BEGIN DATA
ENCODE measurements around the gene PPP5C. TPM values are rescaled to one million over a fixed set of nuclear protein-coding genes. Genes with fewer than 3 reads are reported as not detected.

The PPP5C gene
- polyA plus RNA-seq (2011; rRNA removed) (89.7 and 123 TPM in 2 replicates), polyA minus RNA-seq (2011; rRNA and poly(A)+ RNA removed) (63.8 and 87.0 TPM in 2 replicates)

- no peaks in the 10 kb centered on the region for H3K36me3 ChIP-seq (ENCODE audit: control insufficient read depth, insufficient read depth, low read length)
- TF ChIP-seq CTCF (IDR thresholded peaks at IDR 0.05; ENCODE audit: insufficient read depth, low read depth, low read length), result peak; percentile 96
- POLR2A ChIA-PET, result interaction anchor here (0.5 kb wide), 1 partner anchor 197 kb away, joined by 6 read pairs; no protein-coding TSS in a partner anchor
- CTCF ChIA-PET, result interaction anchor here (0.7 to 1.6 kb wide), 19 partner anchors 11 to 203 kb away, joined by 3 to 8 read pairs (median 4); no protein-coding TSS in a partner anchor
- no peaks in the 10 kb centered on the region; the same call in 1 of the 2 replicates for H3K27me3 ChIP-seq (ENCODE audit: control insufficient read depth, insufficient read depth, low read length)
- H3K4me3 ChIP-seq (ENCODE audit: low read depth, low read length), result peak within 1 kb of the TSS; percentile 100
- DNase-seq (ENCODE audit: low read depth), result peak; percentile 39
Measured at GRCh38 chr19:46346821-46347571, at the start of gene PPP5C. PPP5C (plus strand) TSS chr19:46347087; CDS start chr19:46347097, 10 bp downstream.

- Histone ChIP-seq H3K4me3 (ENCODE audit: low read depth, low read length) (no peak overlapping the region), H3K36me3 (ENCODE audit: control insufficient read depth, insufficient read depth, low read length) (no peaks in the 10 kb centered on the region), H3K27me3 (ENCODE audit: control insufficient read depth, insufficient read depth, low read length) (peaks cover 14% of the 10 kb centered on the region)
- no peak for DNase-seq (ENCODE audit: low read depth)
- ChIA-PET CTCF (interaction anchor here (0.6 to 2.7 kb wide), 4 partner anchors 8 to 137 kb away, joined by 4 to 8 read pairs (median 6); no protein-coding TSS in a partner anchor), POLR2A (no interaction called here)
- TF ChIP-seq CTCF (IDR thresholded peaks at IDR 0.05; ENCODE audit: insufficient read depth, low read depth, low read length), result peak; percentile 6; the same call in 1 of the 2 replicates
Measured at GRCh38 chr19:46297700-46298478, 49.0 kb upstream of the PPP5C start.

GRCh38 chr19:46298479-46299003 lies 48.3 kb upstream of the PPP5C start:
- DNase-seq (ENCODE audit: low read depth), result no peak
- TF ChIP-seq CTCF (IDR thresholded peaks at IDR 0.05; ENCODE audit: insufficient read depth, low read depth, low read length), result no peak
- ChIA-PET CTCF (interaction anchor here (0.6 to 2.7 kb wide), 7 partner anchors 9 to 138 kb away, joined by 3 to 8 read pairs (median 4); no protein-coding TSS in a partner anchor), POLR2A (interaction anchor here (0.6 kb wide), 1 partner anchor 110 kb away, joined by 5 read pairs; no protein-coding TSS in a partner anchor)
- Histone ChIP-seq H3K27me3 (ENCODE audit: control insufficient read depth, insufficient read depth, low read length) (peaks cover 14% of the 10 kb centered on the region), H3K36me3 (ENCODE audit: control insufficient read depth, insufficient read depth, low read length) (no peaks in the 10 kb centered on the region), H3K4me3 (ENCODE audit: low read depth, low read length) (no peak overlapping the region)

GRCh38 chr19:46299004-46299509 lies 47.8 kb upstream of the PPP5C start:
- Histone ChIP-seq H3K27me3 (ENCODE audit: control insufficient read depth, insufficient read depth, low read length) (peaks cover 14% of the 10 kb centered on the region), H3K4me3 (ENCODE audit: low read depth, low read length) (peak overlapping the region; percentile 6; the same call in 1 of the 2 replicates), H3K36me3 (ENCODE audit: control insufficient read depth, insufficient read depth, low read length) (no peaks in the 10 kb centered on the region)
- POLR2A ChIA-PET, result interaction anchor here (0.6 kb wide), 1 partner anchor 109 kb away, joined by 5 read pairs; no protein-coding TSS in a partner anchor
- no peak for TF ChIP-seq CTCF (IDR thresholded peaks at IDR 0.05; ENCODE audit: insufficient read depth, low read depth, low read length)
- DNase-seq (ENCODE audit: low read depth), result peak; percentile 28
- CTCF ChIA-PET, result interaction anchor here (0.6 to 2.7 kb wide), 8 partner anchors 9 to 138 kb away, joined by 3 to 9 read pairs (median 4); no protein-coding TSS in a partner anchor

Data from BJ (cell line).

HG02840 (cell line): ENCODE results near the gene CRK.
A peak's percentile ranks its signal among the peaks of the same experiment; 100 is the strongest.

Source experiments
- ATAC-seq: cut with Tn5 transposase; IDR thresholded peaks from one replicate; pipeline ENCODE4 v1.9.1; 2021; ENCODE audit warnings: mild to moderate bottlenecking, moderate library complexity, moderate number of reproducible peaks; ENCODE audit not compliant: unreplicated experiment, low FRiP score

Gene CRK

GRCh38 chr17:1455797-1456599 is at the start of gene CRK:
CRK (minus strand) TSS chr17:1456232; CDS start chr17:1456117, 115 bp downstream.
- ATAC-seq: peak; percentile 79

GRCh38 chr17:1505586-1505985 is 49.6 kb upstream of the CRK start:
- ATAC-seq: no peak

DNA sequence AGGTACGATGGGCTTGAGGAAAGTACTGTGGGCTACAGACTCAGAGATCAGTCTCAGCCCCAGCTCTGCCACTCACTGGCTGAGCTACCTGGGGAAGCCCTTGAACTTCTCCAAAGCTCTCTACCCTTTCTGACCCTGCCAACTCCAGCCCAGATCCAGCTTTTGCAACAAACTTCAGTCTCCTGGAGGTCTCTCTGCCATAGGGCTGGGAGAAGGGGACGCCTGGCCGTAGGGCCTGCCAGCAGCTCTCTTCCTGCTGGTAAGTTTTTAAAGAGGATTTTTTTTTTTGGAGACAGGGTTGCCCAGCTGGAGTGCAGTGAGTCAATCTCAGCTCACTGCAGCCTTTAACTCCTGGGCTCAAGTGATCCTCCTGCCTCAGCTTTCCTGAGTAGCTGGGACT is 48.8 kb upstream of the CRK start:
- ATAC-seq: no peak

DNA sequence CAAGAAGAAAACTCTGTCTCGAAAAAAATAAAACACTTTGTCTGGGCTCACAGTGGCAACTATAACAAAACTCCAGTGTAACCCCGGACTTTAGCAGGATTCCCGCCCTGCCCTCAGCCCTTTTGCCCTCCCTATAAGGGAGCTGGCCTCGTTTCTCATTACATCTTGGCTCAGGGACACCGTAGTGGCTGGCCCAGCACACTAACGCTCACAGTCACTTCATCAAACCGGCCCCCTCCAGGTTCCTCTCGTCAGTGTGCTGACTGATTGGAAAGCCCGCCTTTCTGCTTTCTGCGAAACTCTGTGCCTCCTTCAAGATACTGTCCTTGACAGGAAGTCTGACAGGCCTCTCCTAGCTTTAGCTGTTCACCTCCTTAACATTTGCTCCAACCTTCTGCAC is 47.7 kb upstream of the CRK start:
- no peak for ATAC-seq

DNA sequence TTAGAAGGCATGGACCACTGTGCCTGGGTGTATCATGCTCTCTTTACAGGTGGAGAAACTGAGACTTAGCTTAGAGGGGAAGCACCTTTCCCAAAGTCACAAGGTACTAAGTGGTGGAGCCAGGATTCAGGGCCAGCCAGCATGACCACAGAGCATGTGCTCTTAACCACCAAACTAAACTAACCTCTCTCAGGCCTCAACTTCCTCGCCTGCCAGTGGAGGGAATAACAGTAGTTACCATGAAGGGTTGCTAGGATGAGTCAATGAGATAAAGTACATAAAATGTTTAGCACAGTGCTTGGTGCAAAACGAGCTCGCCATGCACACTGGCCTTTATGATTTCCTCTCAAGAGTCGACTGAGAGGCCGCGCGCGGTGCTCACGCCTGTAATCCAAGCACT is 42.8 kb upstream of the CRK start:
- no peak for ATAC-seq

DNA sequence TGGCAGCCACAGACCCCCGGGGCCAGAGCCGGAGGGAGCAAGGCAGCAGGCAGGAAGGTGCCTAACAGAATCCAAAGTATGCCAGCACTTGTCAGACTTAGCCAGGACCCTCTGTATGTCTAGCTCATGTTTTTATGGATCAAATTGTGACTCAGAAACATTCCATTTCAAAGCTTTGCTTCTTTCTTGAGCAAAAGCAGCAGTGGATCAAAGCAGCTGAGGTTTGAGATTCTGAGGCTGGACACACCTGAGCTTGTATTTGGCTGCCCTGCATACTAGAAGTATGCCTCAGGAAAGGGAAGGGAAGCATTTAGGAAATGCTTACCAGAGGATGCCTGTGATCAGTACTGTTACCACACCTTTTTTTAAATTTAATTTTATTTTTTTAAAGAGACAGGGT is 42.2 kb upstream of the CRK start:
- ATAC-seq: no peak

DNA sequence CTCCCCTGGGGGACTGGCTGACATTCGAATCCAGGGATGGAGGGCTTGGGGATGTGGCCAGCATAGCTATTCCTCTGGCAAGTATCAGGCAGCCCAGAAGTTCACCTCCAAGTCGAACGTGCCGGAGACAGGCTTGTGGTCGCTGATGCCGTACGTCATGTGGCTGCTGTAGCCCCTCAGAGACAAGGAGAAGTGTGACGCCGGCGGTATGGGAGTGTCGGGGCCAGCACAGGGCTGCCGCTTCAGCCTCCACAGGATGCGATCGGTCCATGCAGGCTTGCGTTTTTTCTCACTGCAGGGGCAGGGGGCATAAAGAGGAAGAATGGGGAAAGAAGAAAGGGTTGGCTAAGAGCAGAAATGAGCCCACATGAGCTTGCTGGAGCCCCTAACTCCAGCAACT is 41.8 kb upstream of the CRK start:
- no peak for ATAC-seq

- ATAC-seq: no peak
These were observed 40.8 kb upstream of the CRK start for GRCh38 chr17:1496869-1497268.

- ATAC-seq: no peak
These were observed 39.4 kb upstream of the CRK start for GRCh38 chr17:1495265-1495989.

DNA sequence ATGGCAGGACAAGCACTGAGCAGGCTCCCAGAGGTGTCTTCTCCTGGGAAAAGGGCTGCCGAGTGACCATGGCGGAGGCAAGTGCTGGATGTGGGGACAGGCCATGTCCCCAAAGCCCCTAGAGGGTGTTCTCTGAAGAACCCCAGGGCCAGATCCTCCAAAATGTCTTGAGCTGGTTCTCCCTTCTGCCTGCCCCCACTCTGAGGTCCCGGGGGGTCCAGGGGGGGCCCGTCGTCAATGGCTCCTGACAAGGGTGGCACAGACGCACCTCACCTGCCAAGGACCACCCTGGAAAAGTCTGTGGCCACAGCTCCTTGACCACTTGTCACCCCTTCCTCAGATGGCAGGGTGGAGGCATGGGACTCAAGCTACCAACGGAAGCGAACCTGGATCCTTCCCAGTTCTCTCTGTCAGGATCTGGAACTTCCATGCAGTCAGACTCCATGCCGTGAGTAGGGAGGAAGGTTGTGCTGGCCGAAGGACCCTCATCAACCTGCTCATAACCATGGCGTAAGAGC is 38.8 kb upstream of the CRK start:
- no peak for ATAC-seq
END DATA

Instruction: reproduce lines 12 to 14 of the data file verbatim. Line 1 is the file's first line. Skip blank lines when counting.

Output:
- Histone ChIP-seq H3K4me3 (ENCODE audit: low read depth, low read length) (no peak overlapping the region), H3K36me3 (ENCODE audit: control insufficient read depth, insufficient read depth, low read length) (no peaks in the 10 kb centered on the region), H3K27me3 (ENCODE audit: control insufficient read depth, insufficient read depth, low read length) (peaks cover 14% of the 10 kb centered on the region)
- no peak for DNase-seq (ENCODE audit: low read depth)
- ChIA-PET CTCF (interaction anchor here (0.6 to 2.7 kb wide), 4 partner anchors 8 to 137 kb away, joined by 4 to 8 read pairs (median 6); no protein-coding TSS in a partner anchor), POLR2A (no interaction called here)